Keeping Track of It All

Arrays, Hashes, and When to Use Them

Posted by 'Tine Zekis on April 25, 2015 · 6 mins read

Assignment: Technical Blog | Arrays & Hashes

In all programming languages, we can assign values to variables. For instance, if I want to create a sting that I will use multiple times and/or manipulate in some way, I will want to name it. In Ruby, we assign variables by listing the name followed by an equal sign and the assigned value. For example, greeting = 'Hello, loyal blog readers!' would tell the program that the variable greeting points to the string 'Hello, loyal blog readers!' So any time I wanted to use the string or call some method on it, I can use greeting as a sort of nickname. We can also assign other types of values like integers or floats (numbers with a decimal point). For instance, example_int = -47 assigns the integer value -47 to the variable example_int. Now, if I call the absolute value method thusly, example_int.abs, the return will be the absolute value of the variable (47).

So we have a way to store values into our variables. But what if we have a lot of variables we need to keep track of. For instance, what if I wanted to store a list of responses to a single question by many respondents, or an entire grocery list? I might not want to create and assign variables for each of these items, as this could become quite cumbersome (response1 = 3, response2 = 7, ..., response 36 = 9). This is where we might choose to use something called an array. Arrays store a list of variables into a series of slots, or indices. So I could create just one array for my entire list of responses: responses = [3, 7,..., 9]. Then, I can reference each item within the list based on its index (slot) in the array. But here's where things get tricky: we actually begin counting from index 0. Thus, responses[0] refers to the first index and returns a value of 3. In order to get our second and 36th values, we would need to call responses[1] and responses[35], respectively. If our list has 36 items, then the 37th index (responses[36]) would return the nil value, or "nothing". There can even be indices within a list that return the nil value. In order to understand this better, let's talk about another way we can assign values to an array.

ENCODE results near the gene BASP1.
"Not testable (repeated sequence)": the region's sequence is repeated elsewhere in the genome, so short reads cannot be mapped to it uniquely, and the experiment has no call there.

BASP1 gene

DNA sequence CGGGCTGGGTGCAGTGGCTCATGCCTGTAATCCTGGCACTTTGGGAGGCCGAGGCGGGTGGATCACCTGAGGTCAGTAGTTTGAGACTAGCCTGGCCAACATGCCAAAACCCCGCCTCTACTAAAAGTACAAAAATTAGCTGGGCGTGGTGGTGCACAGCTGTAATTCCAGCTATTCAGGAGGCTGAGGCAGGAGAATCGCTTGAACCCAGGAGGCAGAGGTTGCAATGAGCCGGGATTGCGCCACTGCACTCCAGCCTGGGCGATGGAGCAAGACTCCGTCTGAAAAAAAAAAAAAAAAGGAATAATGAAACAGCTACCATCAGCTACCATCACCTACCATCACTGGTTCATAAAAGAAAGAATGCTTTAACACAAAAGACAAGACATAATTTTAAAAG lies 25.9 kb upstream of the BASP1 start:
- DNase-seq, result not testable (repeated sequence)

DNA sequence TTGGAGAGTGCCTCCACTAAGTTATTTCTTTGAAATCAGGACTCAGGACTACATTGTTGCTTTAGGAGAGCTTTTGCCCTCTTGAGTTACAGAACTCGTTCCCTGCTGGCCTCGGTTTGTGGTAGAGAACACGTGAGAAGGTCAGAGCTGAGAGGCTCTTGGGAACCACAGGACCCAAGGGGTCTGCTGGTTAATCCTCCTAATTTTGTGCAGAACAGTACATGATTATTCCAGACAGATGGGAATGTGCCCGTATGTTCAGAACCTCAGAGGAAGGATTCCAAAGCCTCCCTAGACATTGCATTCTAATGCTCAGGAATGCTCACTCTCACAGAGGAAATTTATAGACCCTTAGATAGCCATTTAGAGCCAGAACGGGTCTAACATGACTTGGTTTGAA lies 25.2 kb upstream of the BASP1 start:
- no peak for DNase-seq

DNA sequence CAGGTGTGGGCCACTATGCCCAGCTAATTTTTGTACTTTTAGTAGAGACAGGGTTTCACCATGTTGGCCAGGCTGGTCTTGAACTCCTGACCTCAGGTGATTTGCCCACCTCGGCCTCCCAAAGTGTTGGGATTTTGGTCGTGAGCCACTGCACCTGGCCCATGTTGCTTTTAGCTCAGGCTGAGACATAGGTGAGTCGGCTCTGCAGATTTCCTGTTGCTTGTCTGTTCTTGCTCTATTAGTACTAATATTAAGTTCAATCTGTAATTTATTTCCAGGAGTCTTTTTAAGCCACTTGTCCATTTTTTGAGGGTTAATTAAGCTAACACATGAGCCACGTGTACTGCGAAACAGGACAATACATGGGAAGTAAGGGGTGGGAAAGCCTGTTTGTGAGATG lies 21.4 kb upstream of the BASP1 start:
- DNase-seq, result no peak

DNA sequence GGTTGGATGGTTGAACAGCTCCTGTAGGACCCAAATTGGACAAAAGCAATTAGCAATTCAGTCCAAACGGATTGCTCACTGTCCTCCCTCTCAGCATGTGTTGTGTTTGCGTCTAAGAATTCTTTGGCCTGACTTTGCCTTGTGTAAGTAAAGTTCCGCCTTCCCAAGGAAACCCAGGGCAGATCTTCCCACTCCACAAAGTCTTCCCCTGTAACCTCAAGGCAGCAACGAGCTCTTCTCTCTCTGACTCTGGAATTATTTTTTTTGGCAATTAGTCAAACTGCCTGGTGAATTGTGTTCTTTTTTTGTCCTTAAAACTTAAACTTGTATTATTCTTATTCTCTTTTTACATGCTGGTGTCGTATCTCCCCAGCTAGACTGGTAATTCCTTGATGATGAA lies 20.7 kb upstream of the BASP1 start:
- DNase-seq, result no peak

Rather than listing all values at once, we can also assign values to an array individually by index, or slot position. For instance, I can create an empty array like this: chicago_teams[] or chicago_teams = (please note that "Array" gets capitalized in this second option). Then, I can assign individual values thusly:
chicago_teams[0] = 'Bulls'
chicago_teams[1] = 'White Sox'
chicago_teams[3] = 'Blackhawks'
puts chicago_teams
Printing out the array would produce the following:
White Sox
The third index (chicago_teams[2]) has not been assigned and thus contains the nil value.

Hopefully by now, we're getting used to referring to items in an array by their index numbers. But what if we don't want to reference our items this way? For example, what if we had a list of all basketball teams in the NBA? Would we really want to remember which index number went with each team? Wouldn't it be easier to reference those teams by city instead? Well, fortunately, we have a tool for that as well: a hash. A hash organizes information in key-value pairs. So in this case, we might reference the value 'Bulls' with the key chicago and 'Bucks' with the key milwaukee. We could use any of these formats to set up the hash:
nba_teams = {'chicago', 'Bulls', 'milwauke', 'Bucks'}
nba_teams = { ['chicago', 'Bulls'], ['milwaukee', 'Bucks'] }
nba_teams = {'chicago' => 'Bulls', 'milwaukee' => 'Bucks'}
Or, just like with the array, we can create an empty hash and then assign key-value pairs later:
nba_teams{} or nba_teams = (notice that "Hash" also gets capitalized in this situation)
nba_teams['chicago'] = 'Bulls'
nba_teams['milwaukee'] = 'Bucks'
No matter how we created and assigned the hash, we can now reference the values by their keys. So nba_teams['chicago'] now points to the value of string 'Bulls'.

So we can see that hashes and arrays have different properties that make them useful for different situations. Arrays help us to keep track of a list of values that have a specific order. We can use array commands to rearrange this order, sort the items in the list, reference items by index number, and many other tasks. All the while, the array keeps track of where each item is stored. Hashes do not maintain information in a particular order. Instead, values are stored and referenced by their keys. Perhaps we want to keep track of Sally and Joe's respective responses to a question, instead of respondents 1 and 2. In this case, a hash might be a more useful way to store this information. In order to determine whether you need an array or a hash, it will be best to consider what you need to do with this information, and how it can most conveniently be referenced when needed.

I hope this brief introduction has given you an idea of how these two objects differ and when you might need either one. Stay tuned for more of my coding discoveries as the journey continues!